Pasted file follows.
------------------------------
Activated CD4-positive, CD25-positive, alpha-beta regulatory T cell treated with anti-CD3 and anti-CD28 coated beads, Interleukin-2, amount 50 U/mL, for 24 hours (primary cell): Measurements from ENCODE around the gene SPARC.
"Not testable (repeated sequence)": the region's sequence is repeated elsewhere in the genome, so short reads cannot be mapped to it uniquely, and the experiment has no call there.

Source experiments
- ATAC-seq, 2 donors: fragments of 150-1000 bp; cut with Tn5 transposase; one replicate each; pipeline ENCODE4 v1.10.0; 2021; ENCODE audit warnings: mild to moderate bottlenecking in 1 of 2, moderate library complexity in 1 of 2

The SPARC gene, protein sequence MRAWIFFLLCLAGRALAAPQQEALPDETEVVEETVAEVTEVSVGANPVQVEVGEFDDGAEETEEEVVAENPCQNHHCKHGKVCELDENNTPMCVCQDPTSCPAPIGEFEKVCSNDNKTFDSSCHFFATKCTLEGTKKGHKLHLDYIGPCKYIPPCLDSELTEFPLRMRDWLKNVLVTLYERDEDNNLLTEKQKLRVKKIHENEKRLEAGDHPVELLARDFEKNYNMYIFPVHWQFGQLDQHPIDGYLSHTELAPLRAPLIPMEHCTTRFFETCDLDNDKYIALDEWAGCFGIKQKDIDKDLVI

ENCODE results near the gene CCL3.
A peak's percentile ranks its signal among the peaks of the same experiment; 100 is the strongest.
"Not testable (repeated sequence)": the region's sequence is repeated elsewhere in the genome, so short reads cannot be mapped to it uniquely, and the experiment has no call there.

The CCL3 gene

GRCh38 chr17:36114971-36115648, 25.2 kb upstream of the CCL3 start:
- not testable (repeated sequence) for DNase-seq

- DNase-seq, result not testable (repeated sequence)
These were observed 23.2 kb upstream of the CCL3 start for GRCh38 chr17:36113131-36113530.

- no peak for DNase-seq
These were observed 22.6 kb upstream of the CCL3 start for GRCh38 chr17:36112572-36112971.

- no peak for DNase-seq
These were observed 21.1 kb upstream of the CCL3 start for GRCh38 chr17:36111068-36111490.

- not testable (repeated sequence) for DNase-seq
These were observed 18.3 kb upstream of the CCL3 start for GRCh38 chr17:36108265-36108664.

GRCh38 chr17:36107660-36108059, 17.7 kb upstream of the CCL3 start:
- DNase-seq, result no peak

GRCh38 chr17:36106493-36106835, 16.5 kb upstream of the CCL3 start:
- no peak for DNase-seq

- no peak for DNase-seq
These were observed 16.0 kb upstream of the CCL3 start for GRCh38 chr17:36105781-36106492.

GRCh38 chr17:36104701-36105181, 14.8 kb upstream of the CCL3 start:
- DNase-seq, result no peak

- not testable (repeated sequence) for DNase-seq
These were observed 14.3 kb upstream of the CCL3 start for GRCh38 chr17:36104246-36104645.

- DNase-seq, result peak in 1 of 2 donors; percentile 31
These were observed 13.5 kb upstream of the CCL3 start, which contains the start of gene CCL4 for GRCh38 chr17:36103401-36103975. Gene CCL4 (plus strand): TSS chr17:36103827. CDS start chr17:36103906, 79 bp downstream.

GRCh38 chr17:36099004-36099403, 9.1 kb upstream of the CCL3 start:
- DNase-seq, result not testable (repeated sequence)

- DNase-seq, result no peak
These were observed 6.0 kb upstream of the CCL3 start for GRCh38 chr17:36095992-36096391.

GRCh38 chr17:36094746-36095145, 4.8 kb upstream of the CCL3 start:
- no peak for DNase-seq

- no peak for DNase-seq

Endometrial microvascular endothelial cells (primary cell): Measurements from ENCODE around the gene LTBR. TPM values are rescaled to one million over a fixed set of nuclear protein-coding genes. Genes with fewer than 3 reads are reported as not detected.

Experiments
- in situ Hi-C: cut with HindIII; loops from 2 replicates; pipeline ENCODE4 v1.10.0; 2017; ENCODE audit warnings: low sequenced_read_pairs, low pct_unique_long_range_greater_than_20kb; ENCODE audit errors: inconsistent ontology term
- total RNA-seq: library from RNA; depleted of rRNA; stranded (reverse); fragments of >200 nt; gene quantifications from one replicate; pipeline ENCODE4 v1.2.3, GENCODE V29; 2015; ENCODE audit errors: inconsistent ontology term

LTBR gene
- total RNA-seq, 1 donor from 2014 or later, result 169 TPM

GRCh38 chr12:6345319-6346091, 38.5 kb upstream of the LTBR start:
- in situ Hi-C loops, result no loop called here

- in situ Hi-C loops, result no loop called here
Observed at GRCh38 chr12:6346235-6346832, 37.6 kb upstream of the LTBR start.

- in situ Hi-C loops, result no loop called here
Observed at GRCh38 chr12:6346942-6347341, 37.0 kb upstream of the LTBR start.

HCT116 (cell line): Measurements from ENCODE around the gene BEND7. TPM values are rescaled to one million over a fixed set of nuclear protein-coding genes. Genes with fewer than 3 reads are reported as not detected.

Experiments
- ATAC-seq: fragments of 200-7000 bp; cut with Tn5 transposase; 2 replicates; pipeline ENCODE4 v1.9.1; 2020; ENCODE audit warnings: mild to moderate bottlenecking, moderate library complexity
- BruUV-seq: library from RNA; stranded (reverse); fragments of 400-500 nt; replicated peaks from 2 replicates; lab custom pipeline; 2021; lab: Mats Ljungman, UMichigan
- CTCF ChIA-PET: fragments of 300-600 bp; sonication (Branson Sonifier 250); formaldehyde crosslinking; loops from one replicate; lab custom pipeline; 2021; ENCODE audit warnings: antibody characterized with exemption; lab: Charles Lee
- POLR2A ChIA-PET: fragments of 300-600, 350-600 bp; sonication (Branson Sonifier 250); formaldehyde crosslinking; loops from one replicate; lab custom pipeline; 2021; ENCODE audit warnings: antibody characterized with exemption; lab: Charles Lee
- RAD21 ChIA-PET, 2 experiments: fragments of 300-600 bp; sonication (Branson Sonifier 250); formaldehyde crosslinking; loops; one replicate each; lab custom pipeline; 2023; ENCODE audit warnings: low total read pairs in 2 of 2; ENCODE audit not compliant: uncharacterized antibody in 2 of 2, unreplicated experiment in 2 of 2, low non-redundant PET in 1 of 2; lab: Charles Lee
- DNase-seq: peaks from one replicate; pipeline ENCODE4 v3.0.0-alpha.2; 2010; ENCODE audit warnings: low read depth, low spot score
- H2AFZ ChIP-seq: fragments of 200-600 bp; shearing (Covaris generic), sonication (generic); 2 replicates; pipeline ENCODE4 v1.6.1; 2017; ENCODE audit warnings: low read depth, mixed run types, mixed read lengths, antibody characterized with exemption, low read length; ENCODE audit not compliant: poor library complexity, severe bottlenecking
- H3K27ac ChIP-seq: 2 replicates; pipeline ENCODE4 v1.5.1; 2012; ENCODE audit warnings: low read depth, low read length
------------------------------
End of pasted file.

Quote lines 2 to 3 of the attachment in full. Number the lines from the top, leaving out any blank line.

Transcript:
"Not testable (repeated sequence)": the region's sequence is repeated elsewhere in the genome, so short reads cannot be mapped to it uniquely, and the experiment has no call there.

Source experiments